We’re still in the dead of winter, but the economy is going to start heating up with the weather soon, which means it’s a great time to consider franchising in Canada. Today’s post outlines three things you need to do before signing the franchise agreement this spring.
- Know exactly what you’re paying for. Buying a franchise gets you a lot of value, but they’re not all created equal. Some investors mistakenly treat franchising in Canada like a hands-free guarantee of financial success, and that’s simply not true.
Boiled down to its bare essentials, franchising in Canada means buying the right to use someone else’s trademark, as well as their marketing and sales system. This right could be incredibly valuable or absolutely worthless depending on which franchisor you align yourself with. Before you commit to your franchise decision, ensure that your chosen brand has solid trademarks, a proven business model, and strong advertising assets.
It’s also a good idea to look for brands that have many franchisees, as any system strong enough to sustain a lot of people will probably work for you. Furthermore, larger franchise families typically have greater visibility because of the collaborative impact of their marketing efforts.
Before you start franchising in Canada, you’ll also need to know:
1. How long your franchise agreement covers.
2. Whether or not you are being granted an exclusive territory.
3. Whether or not you have renewal rights, and under what conditions they’re triggered.
4. Whether or not the franchisor provides training.
- Snoop around your targeted franchisor’s business. Some franchisors earn their money by converting new franchisees into their system and pocketing the franchise fee, with no real intention of supporting your franchise’s development down the line. Don’t make your decisions based entirely on what the franchise website or consultant has to say; these “fly-by-night” franchisors know how to make a great first impression, but their scams rarely hold up to independent analysis.
Once you’ve identified which franchise systems meet your needs, it’s time to start looking for the “Devil in the details.” A good starting point is to get a general sense of the franchisor’s business history. Have they been involved with other franchise systems? Are they new to this particular industry? Are they financially healthy? If you’ve chosen to work with a public company, their annual filings should be available through resources like SEDAR. If you see any financial red flags, excessive movement from industry-to-industry, or notice a pattern of “system jumping,” it’s time to reconsider.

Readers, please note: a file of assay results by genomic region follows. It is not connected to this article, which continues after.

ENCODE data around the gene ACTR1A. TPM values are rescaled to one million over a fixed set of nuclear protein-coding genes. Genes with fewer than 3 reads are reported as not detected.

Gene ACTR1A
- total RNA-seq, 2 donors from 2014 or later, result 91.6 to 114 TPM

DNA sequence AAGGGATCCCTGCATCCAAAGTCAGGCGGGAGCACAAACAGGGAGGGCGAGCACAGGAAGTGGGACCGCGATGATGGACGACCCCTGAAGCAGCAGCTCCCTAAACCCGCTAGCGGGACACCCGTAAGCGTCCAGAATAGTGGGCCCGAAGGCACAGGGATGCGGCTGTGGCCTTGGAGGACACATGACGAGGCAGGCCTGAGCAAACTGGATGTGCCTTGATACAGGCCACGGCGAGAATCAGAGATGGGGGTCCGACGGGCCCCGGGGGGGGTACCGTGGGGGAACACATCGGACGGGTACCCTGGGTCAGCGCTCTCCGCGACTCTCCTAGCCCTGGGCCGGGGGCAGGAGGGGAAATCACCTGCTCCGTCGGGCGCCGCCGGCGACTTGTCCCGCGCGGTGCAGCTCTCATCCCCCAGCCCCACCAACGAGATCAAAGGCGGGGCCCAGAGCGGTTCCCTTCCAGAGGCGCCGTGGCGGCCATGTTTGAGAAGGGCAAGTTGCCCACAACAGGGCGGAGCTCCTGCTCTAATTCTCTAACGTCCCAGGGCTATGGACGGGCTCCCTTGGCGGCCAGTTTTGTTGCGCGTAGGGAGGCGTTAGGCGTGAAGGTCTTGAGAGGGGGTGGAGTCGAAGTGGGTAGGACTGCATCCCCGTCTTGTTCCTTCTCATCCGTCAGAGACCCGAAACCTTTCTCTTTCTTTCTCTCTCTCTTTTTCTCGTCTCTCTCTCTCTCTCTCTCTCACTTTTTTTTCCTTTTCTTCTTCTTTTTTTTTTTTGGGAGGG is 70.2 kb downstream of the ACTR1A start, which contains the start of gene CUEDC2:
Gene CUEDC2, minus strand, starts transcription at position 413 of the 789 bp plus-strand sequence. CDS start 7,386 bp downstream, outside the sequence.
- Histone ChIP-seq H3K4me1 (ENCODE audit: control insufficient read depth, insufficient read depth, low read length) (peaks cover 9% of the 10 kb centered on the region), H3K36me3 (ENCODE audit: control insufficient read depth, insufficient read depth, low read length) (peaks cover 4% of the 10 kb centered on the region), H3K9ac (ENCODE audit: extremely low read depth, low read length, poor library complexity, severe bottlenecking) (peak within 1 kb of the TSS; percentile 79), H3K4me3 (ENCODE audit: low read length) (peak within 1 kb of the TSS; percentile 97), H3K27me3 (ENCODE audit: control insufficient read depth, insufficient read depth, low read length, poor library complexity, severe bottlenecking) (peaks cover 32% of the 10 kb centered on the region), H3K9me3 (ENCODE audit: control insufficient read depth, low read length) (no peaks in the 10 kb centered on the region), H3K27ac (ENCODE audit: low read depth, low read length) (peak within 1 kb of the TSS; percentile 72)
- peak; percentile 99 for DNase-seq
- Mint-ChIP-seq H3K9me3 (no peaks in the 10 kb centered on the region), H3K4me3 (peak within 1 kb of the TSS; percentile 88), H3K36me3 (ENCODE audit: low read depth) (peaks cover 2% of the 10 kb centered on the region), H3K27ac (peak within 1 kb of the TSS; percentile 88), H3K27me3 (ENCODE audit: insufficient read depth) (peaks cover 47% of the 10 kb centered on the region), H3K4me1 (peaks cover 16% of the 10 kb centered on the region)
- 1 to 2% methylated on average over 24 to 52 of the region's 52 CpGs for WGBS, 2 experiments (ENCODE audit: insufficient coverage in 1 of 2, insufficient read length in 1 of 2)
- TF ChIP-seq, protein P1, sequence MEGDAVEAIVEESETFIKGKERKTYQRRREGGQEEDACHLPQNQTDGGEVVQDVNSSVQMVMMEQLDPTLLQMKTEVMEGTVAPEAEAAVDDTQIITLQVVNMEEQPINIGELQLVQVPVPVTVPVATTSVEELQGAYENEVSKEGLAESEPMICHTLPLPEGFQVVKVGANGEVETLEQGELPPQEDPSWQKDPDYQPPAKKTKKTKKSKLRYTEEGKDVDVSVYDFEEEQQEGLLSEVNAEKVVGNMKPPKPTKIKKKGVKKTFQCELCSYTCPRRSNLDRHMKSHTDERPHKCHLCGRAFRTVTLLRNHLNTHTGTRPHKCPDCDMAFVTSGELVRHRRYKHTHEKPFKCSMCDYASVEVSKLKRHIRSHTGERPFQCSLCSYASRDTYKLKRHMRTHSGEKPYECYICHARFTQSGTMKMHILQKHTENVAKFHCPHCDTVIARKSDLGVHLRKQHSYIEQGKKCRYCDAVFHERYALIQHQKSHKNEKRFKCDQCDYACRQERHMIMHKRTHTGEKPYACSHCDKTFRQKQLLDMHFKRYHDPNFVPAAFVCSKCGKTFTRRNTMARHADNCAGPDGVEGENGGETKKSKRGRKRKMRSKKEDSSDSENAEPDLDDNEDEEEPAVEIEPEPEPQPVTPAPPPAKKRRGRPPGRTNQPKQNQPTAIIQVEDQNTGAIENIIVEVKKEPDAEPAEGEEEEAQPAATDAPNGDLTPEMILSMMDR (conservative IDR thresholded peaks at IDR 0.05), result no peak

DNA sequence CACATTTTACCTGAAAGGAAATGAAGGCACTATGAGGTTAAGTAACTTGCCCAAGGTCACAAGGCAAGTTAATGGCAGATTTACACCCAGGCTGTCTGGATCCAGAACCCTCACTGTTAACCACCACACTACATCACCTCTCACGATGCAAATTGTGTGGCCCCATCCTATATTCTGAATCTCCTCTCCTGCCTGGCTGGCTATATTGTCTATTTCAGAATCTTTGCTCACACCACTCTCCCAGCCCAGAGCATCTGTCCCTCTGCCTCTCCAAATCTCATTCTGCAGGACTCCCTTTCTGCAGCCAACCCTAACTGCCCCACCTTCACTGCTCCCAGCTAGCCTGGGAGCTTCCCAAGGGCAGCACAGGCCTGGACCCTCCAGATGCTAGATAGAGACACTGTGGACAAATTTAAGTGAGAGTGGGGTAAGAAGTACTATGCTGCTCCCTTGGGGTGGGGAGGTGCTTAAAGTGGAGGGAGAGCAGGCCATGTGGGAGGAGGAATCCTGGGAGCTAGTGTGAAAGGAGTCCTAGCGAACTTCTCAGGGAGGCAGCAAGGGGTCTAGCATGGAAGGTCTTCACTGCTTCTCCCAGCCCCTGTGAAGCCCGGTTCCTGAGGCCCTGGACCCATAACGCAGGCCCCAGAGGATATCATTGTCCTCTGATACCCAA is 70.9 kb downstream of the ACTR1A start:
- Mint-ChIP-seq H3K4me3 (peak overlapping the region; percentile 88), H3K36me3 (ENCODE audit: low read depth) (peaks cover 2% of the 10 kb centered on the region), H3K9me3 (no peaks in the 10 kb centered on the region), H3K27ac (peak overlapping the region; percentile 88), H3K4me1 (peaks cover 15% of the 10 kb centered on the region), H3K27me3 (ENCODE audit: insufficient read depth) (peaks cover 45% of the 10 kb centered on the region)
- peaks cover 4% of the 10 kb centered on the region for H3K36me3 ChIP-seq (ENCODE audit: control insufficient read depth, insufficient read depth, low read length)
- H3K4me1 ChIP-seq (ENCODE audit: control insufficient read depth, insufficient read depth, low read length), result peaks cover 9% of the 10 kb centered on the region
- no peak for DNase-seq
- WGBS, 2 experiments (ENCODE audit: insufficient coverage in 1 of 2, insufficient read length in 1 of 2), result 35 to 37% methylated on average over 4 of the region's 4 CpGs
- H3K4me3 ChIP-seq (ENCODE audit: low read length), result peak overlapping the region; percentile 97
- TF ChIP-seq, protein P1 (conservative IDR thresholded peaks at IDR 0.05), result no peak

You can also find out if your prospective franchisor is involved in any litigation using resources like http://www.canlii.org. Don’t take this as being the whole picture, though; many disputes end up being settled through private arbitration and mediation that never goes on record.
- Find out what your future franchise family members have to say. Talking to existing franchisees is kind of like peering into your future with that franchise system. Talk to as many different franchisees as you can to control for any exceptionally good or bad franchisee-franchisor relations. Ask how long they’ve been involved in the system, what they wish they could change, and whether they have any plans to sell in the future.
Want to learn more about franchising in Canada? Explore research guidelines, informational resources, and franchise recommendations at http://www.frannet.ca.
About FranNet Canada
FranNet is a 29-year-old company with roots in the U.S. Its purpose being to nurture every entrepreneur’s dream of business ownership. We actively employ a specific profiling and consultation method. This method is geared to each investor with a specific business model and based on franchise trends typically found in Toronto, Ontario, Vancouver, British Columbia, or Calgary, Alberta. The most lucrative Canadian franchise opportunities are waiting for you. For more details visit – http://frannet.ca/buy-a-franchise/canada-franchise-buying-process/